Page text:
Hiring Your Own Grads

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prof_tournesol:
Not sure if this is the right forum for this, but the job fora seem to be mostly about seeking and not hiring.

I'm looking for thoughts about departments that hire their own PhD graduates for TT positions. I'm on a search committee (at a mid-level RI) that won't start ranking candidates until January, but I know that one of our grads who has been unable to find a TT position elsewhere has applied for the position. My own inclination is that it is not a good idea to hire our own for a number of reasons: incestuousness; difficulty for new hire to be seen as equal colleague when the faculty has seen her/him as a student for many years; creates resentment and/or expectations among other PhD students; we have taught this student most of what s/he knows so there is little opportunity, etc. The university where I was previously had an explicit ban on hiring its own PhDs unless they had worked elsewhere for a number of years (ten-ish?)

But this past weekend I was speaking with a colleague at another RI (frankly, a better one) in a different discipline. She said that they often hire their own students because they see themselves as the best program in the country, so only their students can live up to their lofty standards. After I told her to get over herself, I wondered how common this thinking is.

Any thoughts on the pros/cons of hiring one's own?

anthroid:
It's a terrible idea to hire one's own Ph.D.s  I am ambivalent about hiring one's own BAs--they could add something special to the undergraduate experience and, in fact, at my undergrad institution, there were several BAs from the college who took Ph.D.s elsewhere (obviously; it was an undergrad college!) and were hired to teach on the tenure-track (and earned tenure, BTW).

Hiring one's own Ph.D.s creates, IMHO, too much of a groupthink.  I happen to chair a department that has a number of people from the same masters' and/or Ph.D. program (not us; we only do undergrad in my dept.) and this produces a uniformity of perspective that I think is damaging to the students.  If everyone teaching agrees on outlook the students will not be served well.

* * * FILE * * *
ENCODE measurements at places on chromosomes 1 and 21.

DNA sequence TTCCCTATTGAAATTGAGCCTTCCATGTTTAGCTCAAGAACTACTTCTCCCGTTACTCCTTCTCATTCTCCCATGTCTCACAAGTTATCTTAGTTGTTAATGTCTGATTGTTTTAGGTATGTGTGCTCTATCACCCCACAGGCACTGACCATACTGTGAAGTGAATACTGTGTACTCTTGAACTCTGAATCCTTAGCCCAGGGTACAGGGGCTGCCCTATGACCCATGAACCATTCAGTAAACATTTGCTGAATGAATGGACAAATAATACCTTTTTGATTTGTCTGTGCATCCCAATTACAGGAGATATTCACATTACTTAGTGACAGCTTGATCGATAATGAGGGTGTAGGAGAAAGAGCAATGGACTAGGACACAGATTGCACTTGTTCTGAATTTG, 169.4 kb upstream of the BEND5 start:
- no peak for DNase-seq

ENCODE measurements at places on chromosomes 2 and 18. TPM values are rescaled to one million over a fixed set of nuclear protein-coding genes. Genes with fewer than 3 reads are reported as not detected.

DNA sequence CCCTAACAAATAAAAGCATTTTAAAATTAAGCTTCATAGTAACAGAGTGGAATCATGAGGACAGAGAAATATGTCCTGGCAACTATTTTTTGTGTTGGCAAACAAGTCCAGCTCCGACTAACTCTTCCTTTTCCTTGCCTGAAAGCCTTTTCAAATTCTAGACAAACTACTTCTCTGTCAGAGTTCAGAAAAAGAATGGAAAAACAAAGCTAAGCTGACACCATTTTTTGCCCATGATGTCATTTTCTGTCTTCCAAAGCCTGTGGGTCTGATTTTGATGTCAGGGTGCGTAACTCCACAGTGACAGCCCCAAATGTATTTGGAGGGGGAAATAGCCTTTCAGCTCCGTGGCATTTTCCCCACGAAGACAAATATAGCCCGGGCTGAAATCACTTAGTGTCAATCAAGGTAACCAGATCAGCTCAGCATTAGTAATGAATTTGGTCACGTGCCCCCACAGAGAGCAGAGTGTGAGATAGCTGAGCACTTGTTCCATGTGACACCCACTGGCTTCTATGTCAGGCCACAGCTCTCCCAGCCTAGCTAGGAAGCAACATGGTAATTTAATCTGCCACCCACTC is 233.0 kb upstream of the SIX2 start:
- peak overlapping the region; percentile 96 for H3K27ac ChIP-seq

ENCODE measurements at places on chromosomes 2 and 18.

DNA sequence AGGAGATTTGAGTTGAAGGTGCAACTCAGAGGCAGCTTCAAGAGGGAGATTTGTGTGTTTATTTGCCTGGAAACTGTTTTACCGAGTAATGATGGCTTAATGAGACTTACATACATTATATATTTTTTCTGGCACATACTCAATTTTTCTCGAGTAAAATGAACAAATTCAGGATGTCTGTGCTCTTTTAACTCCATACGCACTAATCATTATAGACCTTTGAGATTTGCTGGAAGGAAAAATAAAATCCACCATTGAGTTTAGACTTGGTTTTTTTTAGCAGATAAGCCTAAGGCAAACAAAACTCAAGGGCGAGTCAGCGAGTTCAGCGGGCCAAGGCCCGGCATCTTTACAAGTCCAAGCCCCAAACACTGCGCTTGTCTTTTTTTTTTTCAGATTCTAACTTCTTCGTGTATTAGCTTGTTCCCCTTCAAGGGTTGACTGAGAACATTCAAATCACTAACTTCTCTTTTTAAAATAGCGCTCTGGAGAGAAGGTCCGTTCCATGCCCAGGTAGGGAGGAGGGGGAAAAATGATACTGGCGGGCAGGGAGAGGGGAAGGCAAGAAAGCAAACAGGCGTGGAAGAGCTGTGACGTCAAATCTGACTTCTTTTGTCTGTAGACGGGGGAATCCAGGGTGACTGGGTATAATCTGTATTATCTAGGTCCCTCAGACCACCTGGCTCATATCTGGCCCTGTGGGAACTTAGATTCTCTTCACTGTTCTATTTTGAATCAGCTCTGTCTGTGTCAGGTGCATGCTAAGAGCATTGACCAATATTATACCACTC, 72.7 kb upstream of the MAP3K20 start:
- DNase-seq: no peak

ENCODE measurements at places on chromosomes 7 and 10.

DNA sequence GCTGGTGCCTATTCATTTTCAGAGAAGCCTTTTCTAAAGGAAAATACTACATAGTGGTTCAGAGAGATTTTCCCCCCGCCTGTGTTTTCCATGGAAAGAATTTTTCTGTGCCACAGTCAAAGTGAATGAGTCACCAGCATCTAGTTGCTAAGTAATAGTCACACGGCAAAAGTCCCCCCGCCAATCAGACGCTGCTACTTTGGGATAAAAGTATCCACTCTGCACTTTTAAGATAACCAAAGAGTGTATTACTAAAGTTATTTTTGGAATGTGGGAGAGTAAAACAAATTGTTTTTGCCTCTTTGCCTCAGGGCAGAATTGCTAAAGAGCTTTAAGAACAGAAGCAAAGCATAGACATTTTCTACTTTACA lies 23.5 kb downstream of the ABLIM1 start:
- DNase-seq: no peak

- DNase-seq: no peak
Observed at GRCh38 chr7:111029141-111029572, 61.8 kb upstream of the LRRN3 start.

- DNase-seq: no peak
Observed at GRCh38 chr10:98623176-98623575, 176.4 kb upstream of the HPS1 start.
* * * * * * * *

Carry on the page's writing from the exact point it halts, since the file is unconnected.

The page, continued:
The other dynamics you mention are powerful as well, particularly if the program's Ph.D. is a youngish person who hasn't done anything else of note (worked at another career, etc.).  It can be hard to stop being Professor Big Deal's student and start being "Big's" colleague with whom you feel free to disagree.

I'd advise against it, personally.

berzerk:
I understand the position against hiring one's own PhD grads, but I would point out that the mission of the search committee should be to hire the best person available.

The points about raising expectations for current PhD students or creating a pathologically limited intellectual gene pool are understandable concerns. However, large PhD departments tend to have a variety of faculty research interests, philosophies and areas of specialization. Is it really so stultifying to hire a product of your own department? If so, what does that say about the quality of the program?

Also, does the constitution of the department really have that much effect on how the grad will behave and once brought into the fold? Does the argument hold that graduating from XYZ University controls the degree of teaching innovations, research direction and work ethic of the candidate? I would hope not. If the PhD means anything, should it not mean that the recipient is an active, critical thinker with a reasonable degree of initiative and intellectual curiosity?

I can understand why there should be limits placed on hiring your own. Perhaps a restriction on percentage of home-grown faculty, coupled with a requirement that they teach elsewhere for X number of years before consideration would be effective. However, to place a hard and fast rule against it seems to be unnecessarily self-limiting, especially in fields that are in high demand and/or have few doctoral-granting institutions.

velvetelvis:
I think it's one thing to hire a grad who went off elsewhere and was successful.  It's another thing to hire a grad who can't get a TT job anywhere else or hasn't worked at another institution.  One of the biggest problems for grad students is figuring out that the whole field doesn't work like their PhD program.  I mean really knowing it -- everyone knows it intellectually.

Hire the best candidate, and if the best is your own grad who couldn't land another job, start over again next year.

VE.

helpful:
I dont agree with velvet Elvis. How would a department know if they 'can't get a job elsewhere"?

I am a grad of a top program that has this silly rule about not hiring their own grads. The program has dozens of phd students who are working with individual profs. The diversity of the program and the professoriate means that there is no such thing as groupthink. Yet the administration has this hard and fast rule (that they have broken several times!) about not hiringtheir own grads until they spent time "in purgatory" in another institution.

What makes things worse for the grads of my alma mater is that there are several other institutions in the same field that almost always only hire their own grads. So there is a definite skewing of hires all around.

As others have said, each candidate should be treated as an individual case. May the best candidate get the job, without any rules that prevent this.

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